Central vs. distributed dynamic thermal management for multi-core processors: Which one is better?
Date of Original Version
In this paper we investigate and contrast two techniques to maximize the performance of multi-core processors under thermal constraints. The first technique is a distributed dynamic thermal management system that maximizes the total performance without exceeding given thermal constraints. In our scheme, each core adjusts its operating parameters, i.e., frequency and voltage, according to its temperature which is measured using integrated thermal sensors. We propose a novel controller that dynamically adapts the system to simultaneously avoid timing errors and thermal violations. For comparison purposes, we implement a second technique based on a runtime centralized, optimal system that uses combinatorial optimization techniques to calculate the optimal frequencies and voltages for the different cores to maximize the total throughput under thermal constraints. To empirically validate our techniques, we put together an extensive tool chain that incorporates thermal and power consumption simulators to characterize the performance of multi-core processors for a number of configurations ranging from 2 cores at 90 nm to 16 cores at 32 nm. Our results show that both investigated techniques are capable of delivering significant improvements (about 40% for 16 cores) over standard frequency and voltage planning techniques. From the results, we outline the main advantages and disadvantages of both techniques. © 2009 ACM.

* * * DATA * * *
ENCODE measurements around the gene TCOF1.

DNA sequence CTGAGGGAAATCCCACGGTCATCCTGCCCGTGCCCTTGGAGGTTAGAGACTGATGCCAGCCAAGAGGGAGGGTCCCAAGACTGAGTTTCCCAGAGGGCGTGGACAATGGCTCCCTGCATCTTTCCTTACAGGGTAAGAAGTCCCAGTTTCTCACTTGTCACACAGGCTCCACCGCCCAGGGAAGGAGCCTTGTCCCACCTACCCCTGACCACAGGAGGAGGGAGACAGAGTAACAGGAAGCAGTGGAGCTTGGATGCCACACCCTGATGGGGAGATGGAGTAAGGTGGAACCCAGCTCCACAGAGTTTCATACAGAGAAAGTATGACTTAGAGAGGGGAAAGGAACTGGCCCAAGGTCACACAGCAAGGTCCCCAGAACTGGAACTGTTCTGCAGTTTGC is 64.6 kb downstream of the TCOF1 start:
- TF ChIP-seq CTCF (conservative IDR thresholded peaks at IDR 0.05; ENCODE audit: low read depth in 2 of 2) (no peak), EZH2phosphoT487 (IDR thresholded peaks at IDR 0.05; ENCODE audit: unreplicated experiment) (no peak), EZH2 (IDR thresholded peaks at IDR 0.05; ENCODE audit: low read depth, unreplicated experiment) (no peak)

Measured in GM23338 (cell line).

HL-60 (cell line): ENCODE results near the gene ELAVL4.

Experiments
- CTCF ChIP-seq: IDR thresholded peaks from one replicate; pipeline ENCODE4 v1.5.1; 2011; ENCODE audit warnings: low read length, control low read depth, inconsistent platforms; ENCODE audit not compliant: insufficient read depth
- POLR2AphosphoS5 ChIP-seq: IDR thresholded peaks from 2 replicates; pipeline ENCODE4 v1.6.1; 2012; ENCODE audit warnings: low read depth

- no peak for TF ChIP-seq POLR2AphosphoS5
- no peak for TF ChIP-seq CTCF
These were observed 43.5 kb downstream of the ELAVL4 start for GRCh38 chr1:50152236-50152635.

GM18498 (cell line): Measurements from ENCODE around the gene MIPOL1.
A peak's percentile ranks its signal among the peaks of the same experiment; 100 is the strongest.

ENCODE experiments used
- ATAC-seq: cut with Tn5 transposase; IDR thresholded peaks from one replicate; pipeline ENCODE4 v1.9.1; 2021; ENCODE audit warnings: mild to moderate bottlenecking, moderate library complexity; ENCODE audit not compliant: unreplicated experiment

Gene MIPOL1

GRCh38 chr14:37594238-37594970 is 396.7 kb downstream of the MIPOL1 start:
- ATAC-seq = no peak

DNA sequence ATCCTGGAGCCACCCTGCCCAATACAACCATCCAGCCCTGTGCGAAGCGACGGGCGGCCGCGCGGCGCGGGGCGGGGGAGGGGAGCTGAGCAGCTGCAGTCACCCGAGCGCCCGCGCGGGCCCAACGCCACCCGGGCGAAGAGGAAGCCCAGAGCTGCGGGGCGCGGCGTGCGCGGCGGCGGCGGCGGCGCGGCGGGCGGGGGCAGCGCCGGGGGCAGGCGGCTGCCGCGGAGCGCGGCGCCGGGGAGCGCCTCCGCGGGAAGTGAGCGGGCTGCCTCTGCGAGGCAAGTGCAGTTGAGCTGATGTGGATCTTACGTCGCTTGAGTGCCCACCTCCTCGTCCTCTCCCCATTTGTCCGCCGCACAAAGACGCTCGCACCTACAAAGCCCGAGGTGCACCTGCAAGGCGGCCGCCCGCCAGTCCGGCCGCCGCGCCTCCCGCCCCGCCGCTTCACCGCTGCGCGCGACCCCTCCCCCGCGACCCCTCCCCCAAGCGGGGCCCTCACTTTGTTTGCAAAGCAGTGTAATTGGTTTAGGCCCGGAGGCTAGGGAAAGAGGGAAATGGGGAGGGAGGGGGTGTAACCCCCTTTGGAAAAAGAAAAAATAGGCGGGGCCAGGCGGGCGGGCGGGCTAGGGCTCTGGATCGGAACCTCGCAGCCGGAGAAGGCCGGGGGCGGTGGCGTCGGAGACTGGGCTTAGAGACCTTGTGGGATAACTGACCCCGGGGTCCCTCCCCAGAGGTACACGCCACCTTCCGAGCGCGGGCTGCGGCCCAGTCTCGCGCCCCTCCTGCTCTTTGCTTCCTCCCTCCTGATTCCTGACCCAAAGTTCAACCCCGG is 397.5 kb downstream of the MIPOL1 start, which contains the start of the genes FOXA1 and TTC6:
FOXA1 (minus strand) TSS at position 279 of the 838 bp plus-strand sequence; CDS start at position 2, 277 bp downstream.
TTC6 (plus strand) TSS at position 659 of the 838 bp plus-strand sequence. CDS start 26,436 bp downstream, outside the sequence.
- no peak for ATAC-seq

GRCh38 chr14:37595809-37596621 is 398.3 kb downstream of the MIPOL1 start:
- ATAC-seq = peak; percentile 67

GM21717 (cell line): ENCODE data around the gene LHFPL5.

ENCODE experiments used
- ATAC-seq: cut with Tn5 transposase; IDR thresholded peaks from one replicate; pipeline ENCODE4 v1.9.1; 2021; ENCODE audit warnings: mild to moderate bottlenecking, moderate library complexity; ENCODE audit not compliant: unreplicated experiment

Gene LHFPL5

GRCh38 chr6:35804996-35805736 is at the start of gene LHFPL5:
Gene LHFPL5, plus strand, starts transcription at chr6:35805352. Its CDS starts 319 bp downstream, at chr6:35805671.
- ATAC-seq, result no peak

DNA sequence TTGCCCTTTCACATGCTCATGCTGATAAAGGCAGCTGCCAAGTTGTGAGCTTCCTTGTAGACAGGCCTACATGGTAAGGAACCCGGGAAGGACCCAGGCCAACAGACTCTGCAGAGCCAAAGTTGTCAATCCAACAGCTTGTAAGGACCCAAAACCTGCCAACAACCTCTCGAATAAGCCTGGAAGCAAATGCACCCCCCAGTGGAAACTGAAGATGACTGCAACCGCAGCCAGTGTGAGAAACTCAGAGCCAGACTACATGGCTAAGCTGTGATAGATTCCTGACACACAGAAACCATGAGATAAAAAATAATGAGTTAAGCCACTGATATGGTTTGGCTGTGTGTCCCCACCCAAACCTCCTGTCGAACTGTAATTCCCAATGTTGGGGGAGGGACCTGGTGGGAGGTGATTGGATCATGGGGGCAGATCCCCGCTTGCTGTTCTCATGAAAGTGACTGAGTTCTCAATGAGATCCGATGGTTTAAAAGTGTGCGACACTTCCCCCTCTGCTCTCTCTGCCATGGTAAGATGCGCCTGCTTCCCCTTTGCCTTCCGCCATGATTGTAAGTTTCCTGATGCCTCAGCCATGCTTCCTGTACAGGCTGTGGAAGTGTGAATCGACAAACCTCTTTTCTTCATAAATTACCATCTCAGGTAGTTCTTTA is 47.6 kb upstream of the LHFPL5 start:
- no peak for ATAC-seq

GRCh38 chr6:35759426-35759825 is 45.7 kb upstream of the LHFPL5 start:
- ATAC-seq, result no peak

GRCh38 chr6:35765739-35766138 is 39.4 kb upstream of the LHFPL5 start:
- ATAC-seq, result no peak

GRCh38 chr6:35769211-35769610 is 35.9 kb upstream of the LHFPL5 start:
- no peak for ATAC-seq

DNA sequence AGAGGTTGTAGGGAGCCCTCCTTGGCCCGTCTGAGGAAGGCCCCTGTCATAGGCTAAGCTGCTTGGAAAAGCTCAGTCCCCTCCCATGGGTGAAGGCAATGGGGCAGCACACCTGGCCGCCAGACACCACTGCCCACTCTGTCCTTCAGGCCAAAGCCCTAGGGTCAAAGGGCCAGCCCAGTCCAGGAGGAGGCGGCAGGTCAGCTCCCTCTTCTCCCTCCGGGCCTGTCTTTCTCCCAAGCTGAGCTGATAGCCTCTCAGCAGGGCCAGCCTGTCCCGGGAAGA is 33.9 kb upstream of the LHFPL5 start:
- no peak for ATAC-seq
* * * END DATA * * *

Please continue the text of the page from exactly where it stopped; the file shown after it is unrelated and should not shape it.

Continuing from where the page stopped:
Proceedings of the ACM Great Lakes Symposium on VLSI, GLSVLSI
Kadin, Michael, Sherief Reda, and Augustus Uht. "Central vs. distributed dynamic thermal management for multi-core processors: Which one is better?." Proceedings of the ACM Great Lakes Symposium on VLSI, GLSVLSI , (2009): 137-140. doi:10.1145/1531542.1531577.